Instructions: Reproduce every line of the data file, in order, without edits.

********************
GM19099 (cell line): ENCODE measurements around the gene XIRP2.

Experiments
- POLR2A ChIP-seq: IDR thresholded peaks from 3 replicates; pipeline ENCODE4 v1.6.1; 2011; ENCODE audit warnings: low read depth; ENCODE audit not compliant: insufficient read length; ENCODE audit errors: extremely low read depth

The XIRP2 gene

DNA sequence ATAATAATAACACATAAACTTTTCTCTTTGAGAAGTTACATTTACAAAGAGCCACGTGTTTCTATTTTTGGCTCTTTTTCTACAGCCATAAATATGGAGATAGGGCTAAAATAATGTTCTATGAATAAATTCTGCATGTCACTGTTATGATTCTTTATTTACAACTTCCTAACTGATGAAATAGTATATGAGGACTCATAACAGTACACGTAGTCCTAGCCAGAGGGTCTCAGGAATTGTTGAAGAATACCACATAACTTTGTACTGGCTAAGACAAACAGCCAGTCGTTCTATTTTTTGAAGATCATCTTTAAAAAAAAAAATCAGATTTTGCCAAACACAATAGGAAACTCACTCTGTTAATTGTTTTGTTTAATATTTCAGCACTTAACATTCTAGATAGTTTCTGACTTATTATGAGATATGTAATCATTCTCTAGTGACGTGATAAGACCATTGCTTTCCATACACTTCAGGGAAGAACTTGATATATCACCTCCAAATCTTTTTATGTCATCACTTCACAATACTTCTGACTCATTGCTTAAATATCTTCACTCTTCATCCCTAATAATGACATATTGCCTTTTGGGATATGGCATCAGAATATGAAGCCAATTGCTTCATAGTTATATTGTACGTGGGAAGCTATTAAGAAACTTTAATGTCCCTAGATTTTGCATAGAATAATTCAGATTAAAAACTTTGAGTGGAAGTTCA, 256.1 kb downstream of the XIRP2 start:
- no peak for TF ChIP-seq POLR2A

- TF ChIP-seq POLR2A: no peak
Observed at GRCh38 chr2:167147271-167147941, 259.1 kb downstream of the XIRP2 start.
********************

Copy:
GM19099 (cell line): ENCODE measurements around the gene XIRP2.

Experiments
- POLR2A ChIP-seq: IDR thresholded peaks from 3 replicates; pipeline ENCODE4 v1.6.1; 2011; ENCODE audit warnings: low read depth; ENCODE audit not compliant: insufficient read length; ENCODE audit errors: extremely low read depth

The XIRP2 gene

DNA sequence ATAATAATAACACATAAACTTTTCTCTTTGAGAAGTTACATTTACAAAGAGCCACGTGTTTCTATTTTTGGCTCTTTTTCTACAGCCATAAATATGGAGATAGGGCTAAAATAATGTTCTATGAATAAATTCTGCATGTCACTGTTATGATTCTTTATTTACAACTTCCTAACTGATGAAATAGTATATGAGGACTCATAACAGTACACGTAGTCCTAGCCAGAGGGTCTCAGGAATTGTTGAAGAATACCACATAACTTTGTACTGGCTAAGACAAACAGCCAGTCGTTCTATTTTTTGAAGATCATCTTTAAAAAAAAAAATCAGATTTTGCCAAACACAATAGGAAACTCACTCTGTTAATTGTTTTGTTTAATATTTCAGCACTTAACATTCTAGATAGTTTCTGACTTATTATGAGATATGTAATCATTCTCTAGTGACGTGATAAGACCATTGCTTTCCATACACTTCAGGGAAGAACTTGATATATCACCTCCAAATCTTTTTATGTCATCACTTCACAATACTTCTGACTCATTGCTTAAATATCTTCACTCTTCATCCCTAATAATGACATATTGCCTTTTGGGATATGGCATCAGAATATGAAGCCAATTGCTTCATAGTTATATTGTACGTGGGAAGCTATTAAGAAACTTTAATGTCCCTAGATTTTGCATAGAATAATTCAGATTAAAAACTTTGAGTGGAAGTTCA, 256.1 kb downstream of the XIRP2 start:
- no peak for TF ChIP-seq POLR2A

- TF ChIP-seq POLR2A: no peak
Observed at GRCh38 chr2:167147271-167147941, 259.1 kb downstream of the XIRP2 start.